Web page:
A second is to improve your aviation communication skills. You can use an aviation band radio — the kind you might have in your flight bag as a back-up communications option — or any of the many apps or programs that let you listen in on ATC communications. While most general aviation (GA) pilots will not be operating into some of the nation’s busiest airports, it is nevertheless instructional (and sometimes very entertaining) to tune into the ATC frequencies around New York and Chicago.

These are truly challenging times — but aviators always rise to the occasion. Make it so!

Photo of an airplane on a snowy ramp.

Certificates, Ratings, Endorsements

Certificates: The basic document that the FAA issues to a pilot is a certificate. There are several different levels of pilot certification, depending on the extent of training and testing required. These include student, sport, recreational, private, commercial, and airline transport pilot (ATP). The FAA also issues instructor certificates, such as flight instructor and ground instructor.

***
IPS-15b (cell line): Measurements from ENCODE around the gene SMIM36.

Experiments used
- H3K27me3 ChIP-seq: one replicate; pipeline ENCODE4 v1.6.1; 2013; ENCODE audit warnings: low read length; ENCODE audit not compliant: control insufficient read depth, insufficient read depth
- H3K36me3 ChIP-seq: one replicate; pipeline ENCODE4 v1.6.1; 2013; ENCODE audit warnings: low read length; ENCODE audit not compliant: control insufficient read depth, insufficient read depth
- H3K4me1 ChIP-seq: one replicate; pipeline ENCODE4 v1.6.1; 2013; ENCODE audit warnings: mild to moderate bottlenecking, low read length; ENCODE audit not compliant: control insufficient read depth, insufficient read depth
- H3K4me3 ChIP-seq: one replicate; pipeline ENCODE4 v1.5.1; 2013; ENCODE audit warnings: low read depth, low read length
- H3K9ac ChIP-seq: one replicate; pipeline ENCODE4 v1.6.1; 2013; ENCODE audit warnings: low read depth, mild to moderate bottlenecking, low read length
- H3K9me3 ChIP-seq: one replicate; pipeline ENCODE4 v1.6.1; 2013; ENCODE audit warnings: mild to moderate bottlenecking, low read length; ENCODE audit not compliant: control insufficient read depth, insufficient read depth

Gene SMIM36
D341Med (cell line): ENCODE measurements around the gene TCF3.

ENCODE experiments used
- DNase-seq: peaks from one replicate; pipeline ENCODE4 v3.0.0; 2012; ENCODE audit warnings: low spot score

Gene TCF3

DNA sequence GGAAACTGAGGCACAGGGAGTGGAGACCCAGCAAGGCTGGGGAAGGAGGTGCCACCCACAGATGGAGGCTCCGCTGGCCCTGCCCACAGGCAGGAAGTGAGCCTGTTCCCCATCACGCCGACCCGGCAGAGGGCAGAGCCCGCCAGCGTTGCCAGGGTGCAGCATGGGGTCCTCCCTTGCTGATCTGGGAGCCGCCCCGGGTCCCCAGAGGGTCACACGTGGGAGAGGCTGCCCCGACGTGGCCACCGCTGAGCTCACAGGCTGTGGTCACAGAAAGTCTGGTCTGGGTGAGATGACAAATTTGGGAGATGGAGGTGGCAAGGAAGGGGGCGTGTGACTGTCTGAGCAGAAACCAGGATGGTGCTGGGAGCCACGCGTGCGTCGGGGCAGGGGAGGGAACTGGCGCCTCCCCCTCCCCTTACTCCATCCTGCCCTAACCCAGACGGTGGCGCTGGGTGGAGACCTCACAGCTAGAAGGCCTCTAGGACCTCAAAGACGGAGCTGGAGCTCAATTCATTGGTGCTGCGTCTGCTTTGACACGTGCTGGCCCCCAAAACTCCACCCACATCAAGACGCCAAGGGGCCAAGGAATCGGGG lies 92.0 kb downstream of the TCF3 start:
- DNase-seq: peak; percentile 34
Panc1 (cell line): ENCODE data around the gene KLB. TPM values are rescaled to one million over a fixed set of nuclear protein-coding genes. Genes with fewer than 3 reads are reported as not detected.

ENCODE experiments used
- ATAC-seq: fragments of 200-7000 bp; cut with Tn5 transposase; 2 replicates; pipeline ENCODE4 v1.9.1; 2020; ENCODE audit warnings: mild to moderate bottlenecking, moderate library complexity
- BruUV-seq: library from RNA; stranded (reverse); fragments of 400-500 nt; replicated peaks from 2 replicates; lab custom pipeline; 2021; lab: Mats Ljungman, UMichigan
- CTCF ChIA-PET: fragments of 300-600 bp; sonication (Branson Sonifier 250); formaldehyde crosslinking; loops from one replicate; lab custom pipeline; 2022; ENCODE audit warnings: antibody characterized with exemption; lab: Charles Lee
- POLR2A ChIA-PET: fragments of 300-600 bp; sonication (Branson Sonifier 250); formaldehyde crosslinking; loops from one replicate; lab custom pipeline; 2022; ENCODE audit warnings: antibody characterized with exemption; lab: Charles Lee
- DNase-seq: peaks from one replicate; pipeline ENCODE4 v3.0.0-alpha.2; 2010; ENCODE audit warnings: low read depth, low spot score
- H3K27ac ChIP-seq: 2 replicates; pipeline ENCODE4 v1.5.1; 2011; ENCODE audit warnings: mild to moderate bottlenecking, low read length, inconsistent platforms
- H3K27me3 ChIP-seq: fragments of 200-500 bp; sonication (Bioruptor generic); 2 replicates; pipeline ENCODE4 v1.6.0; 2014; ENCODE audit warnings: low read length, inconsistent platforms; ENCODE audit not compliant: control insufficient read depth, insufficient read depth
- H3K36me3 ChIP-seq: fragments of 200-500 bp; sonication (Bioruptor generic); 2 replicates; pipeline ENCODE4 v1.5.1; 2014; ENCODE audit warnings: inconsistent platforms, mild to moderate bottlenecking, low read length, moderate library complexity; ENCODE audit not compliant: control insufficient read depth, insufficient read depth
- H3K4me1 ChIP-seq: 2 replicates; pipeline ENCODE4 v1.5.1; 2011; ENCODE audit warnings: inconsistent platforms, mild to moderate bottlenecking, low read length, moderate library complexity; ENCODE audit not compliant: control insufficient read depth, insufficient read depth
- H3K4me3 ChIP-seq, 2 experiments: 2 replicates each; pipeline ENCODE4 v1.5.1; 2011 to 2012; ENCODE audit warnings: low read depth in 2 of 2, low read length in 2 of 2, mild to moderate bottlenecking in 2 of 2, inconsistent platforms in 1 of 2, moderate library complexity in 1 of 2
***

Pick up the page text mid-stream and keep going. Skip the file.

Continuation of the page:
Ratings: Except for student and sport pilot certificates, pilot and instructor certificates have associated ratings that specify what, and/or how, the pilot is qualified to fly. The most common form is the aircraft category and class rating, with the typical rating on a private pilot certificate being “airplane single-engine land.” An aircraft specific type rating is required to act as pilot-in-command of any aircraft that is more than 12,500 pounds maximum gross takeoff weight or of any turbojet. Ratings are also added to a certificate when the pilot qualifies for a certain operating privilege, such as an instrument rating.